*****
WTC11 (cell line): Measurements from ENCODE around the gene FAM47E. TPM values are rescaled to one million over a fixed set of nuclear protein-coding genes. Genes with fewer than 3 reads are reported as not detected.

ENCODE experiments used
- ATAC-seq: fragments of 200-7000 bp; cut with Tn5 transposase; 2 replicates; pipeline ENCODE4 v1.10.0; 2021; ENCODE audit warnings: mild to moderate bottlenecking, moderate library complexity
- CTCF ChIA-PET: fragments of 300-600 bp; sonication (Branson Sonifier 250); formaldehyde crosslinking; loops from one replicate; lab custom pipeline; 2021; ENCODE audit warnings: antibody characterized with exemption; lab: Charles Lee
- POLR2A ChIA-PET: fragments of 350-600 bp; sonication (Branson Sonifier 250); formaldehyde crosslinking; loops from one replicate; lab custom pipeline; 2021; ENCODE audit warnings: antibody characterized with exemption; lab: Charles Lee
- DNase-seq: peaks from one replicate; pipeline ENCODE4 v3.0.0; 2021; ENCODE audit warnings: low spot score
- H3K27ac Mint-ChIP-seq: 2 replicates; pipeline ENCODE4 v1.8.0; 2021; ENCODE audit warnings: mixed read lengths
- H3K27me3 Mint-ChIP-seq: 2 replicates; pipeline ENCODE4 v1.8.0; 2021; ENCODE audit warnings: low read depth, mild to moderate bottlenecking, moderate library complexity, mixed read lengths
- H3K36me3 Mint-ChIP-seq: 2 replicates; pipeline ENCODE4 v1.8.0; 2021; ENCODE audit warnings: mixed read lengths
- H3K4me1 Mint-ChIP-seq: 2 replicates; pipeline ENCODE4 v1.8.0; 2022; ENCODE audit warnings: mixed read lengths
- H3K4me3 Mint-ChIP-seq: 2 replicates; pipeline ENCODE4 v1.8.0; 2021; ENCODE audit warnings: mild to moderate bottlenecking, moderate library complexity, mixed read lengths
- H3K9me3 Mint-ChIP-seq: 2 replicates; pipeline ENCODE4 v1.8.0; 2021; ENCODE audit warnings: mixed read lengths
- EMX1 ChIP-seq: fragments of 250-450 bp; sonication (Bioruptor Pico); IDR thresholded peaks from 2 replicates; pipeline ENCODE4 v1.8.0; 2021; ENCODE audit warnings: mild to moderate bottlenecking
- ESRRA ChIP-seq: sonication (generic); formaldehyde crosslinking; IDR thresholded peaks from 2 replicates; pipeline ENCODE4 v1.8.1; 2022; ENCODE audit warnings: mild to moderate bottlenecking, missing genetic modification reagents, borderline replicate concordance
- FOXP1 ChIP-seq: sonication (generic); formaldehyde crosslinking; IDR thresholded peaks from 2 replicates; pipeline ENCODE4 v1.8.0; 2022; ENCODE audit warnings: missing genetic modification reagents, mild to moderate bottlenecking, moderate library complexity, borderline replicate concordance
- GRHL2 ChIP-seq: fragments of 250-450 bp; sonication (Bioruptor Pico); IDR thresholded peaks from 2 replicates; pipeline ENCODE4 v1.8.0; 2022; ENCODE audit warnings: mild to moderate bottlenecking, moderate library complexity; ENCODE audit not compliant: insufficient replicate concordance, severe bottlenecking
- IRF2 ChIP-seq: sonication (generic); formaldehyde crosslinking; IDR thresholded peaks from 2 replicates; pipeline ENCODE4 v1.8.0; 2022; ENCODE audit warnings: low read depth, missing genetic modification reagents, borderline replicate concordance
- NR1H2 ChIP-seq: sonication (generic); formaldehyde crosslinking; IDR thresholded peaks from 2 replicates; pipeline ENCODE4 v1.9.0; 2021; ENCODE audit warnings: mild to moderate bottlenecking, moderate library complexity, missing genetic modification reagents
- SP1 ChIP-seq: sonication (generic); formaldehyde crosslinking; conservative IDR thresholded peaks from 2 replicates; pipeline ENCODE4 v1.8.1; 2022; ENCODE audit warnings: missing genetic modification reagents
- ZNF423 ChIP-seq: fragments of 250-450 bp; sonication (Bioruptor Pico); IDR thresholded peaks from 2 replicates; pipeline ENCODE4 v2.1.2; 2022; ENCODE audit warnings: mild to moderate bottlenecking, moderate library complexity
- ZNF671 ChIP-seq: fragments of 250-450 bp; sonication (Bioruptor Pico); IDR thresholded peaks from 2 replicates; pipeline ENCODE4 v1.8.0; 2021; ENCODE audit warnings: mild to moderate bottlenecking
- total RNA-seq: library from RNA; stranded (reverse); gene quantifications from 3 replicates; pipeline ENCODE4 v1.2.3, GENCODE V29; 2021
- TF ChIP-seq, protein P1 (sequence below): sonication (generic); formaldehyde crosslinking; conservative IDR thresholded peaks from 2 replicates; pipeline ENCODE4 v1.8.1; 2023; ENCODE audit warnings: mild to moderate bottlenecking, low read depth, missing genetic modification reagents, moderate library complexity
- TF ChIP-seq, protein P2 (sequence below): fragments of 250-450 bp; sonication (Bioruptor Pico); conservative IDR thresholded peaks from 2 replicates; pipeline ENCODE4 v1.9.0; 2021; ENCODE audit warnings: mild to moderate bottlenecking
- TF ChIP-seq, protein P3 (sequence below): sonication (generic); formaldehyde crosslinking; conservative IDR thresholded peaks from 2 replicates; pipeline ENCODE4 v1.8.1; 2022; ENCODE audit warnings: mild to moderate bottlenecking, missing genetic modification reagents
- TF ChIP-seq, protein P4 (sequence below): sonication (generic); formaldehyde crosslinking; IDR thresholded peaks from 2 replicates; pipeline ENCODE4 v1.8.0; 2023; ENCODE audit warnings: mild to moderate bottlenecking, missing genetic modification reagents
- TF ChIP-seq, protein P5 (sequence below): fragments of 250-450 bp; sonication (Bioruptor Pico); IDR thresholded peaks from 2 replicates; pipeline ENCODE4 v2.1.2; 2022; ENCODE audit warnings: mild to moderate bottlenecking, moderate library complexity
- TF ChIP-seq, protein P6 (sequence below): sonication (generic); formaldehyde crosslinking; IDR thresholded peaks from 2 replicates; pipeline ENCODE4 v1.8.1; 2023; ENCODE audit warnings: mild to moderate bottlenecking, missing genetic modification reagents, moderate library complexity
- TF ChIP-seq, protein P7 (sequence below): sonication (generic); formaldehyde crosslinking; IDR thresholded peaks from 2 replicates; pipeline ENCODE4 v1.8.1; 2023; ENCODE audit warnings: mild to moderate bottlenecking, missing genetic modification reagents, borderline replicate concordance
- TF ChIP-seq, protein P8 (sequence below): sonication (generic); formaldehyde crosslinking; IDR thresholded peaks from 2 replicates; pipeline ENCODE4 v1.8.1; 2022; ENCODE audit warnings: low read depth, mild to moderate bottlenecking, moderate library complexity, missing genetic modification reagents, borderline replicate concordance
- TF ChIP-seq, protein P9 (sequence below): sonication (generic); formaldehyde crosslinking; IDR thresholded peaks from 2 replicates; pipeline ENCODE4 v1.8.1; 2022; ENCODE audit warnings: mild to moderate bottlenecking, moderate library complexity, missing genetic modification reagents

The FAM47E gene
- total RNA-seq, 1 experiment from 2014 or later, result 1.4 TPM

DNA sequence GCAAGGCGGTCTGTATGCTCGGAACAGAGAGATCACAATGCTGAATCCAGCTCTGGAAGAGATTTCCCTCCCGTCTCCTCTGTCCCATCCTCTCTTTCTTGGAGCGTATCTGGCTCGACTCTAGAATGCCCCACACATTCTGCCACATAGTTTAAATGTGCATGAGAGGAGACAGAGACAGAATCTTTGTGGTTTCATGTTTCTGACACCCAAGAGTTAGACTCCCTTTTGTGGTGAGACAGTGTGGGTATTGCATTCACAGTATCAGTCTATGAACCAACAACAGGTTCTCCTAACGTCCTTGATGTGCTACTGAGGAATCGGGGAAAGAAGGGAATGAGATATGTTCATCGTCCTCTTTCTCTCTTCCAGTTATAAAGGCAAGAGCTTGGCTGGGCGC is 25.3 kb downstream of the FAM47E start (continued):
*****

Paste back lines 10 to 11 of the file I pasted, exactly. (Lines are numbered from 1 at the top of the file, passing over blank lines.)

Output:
- H3K4me1 Mint-ChIP-seq: 2 replicates; pipeline ENCODE4 v1.8.0; 2022; ENCODE audit warnings: mixed read lengths
- H3K4me3 Mint-ChIP-seq: 2 replicates; pipeline ENCODE4 v1.8.0; 2021; ENCODE audit warnings: mild to moderate bottlenecking, moderate library complexity, mixed read lengths